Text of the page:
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Camping Checklist

Summer 2015 Best of-01There’s nothing that symbolizes summer in Canada more than a family camping trip. Whether it’s tents or a fully equipped RV, Canadians love to get a taste of the great outdoors, complete with campfires, ghost stories, and s’mores! And no matter how interested you are in “roughing it”, you need to do some planning in order to be ready for whatever Mother Nature throws your way. Here’s a checklist to help you out:


• Decide what type of camping trip you’re going to take. Are you more into rough and rustic, or comfortable and convenient? Are you a back-country type or more into glamping? Take into consideration the needs of all of your family members.
• Decide where you want to go? Are you interested in seeing the mountains, the woods, or the ocean?
• Decide when you want to go – usually the weekends AFTER long weekends are the least busy.
• Book a campsite. This can easily be done online for all provincial and national parks as well as many private facilities. In fact, don’t even think of waiting to find a campsite on the road … you will be sorely disappointed. Good campsites get snapped up quickly in this country. Plan and book ahead!
• Make a menu ahead of time. Stick to low-maintenance meals if you’re a newbie.
• Plan for bad weather. And your plan can be to pack up and go home. But if you want to ride out a rainy day, have some games or books to keep you busy, as well as a back-up plan to stay dry.


Tents and sleeping bags are obvious, but here are a few things you might not think of:
• Small whisk broom (can be found at the dollar store and are excellent for keeping both tents and RV’s respectable).
• Door mat (for the reasons mentioned above).
• After Bite – because itchy mosquito bites drive people crazy. Really crazy.
• Baby wipes (excellent for making a person feel human again when showers are not to be had).
• A comfortable pillow … which you might overlook thinking you can easily do without it … but you can’t. Trust me.
• A Sharpie pen. Us it to write names on plastic cups (if that’s what you’re using) so that you only use one per person per day. And to write cell phone numbers on the arms of children who wander.
• Brightly-coloured duct tape – to mark off where your kids can’t go, or where “out” is in a game.
• A couple of solar-powered garden lights can be a life saver in the dark.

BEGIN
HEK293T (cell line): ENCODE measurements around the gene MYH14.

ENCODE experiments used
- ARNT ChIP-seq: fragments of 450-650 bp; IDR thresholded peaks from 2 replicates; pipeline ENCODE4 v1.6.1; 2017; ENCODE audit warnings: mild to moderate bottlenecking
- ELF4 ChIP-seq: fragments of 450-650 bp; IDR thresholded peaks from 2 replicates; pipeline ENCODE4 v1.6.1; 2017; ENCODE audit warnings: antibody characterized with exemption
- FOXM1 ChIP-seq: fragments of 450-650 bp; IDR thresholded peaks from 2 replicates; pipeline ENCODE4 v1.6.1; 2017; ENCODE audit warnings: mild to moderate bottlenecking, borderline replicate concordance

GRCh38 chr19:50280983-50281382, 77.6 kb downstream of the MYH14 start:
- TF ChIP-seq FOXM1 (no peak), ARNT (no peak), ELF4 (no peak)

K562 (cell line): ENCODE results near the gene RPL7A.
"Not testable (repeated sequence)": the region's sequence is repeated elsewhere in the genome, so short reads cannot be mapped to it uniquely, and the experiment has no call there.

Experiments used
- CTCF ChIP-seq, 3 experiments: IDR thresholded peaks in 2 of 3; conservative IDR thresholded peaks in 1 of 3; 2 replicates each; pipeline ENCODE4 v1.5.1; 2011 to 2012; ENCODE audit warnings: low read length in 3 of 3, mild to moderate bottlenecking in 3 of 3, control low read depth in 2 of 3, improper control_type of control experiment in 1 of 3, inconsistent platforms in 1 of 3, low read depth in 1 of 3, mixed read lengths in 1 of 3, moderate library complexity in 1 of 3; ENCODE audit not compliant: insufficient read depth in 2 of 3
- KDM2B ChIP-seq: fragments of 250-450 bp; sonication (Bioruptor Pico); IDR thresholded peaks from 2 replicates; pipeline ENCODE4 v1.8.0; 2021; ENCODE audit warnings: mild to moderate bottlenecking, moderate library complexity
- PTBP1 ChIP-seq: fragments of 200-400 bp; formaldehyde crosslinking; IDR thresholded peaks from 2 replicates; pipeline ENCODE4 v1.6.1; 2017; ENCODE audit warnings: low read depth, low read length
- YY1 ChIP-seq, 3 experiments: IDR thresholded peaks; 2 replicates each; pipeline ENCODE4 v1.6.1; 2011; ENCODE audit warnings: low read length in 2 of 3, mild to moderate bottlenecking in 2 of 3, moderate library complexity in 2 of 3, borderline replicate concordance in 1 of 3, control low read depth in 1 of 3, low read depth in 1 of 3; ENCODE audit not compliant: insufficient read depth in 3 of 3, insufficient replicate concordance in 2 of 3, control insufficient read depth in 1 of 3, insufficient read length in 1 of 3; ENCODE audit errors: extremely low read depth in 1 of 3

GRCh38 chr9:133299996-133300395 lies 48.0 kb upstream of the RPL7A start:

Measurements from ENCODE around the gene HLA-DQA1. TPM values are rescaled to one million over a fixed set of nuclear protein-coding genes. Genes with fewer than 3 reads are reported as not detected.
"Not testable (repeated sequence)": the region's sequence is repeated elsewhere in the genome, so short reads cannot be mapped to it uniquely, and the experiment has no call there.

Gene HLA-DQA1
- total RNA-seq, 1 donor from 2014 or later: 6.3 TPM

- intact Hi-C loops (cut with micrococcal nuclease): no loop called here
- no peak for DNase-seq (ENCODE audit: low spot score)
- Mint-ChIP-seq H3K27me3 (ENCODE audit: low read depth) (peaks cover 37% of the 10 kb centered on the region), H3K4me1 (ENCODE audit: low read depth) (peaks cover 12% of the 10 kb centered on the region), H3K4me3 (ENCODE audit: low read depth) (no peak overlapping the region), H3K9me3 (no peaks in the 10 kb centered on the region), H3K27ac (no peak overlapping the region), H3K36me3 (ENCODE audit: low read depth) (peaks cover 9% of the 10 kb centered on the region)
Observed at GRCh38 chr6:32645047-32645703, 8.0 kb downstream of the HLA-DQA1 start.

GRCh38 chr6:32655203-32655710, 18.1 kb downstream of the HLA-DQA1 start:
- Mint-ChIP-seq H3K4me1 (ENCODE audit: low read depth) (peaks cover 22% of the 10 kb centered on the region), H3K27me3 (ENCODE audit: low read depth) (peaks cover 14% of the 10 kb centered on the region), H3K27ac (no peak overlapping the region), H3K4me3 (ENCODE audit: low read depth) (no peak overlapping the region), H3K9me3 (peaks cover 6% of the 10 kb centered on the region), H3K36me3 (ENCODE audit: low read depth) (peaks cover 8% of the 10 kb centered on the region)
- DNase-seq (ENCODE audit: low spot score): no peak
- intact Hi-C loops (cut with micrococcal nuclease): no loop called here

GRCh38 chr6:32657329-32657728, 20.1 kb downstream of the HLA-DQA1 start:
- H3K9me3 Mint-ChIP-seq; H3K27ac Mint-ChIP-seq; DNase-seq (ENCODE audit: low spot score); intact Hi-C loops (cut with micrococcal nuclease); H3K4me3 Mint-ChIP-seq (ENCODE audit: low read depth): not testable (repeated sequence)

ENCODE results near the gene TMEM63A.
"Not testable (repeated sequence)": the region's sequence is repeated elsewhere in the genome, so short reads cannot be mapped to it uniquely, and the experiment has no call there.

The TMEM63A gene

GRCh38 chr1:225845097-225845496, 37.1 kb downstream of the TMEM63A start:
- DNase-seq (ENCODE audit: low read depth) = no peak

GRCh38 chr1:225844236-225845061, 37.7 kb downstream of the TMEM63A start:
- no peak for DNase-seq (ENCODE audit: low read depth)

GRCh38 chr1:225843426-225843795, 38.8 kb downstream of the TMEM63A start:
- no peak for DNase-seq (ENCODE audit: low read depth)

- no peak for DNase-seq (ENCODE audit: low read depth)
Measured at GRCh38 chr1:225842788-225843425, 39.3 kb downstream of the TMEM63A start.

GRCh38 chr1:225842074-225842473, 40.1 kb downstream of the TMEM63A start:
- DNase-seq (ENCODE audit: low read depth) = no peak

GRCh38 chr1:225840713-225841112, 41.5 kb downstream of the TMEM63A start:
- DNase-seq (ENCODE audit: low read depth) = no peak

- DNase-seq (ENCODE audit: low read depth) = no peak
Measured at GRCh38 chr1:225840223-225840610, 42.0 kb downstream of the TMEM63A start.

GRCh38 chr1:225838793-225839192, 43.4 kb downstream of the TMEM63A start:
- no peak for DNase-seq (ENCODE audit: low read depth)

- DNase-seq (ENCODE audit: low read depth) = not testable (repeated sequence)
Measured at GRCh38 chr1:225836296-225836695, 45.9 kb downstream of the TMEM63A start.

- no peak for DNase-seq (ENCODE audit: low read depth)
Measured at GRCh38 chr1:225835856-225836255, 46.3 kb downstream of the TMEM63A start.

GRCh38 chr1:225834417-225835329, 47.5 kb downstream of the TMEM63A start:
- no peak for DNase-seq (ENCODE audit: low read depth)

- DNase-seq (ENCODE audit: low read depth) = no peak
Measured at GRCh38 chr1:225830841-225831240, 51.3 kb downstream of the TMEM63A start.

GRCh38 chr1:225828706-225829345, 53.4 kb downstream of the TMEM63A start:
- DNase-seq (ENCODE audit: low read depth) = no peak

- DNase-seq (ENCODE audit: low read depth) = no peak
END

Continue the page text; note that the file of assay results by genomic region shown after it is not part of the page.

• If you want to simplify clothing for each family member, take one pair of bottoms, put a pair of underwear, a pair of socks and a t-shirt on top. Roll it up and secure it with a rubber band. Your kids can pick out their clothes each day without having a clothing explosion in their tent!


• Prep as much food ahead of time as possible. Pre-wash the veggies and fruit; chop up the carrots and peppers; pre-make the hamburgers, salad dressing and marinade.
• Freeze tetra packs of juice or jugs of water to act as ice blocks in your coolers.
• An empty laundry detergent jug (the big kind with the spout) makes an excellent hand-washing station.
• Check the weather before you leave and make sure you have what you need to deal with it.
• In most parts of Canada, dew can be as bad as a rainstorm. Make sure to have everything undercover at night, so you don’t wake up to a soggy pair of shoes!
• Foam floor squares that you can get for your kids’ playroom make an excellent floor for your tent!

That’s about all the advice I can offer. Oh, except to make sure to stare at the stars for a while. And to roast at least one marshmallow.

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Laura Keller has enjoyed writing for as long as she can remember. Eventually, she became the wife of a Combat Engineer and mom of three. After her husband's retirement, the Keller Krew settled in southwestern Ontario, where they readjusted to life after the uniform. The Keller family faced another readjustment when Laura’s husband passed away suddenly the summer of 2016. Laura had been contributing to CMF Magazine since its inception back in 2010.

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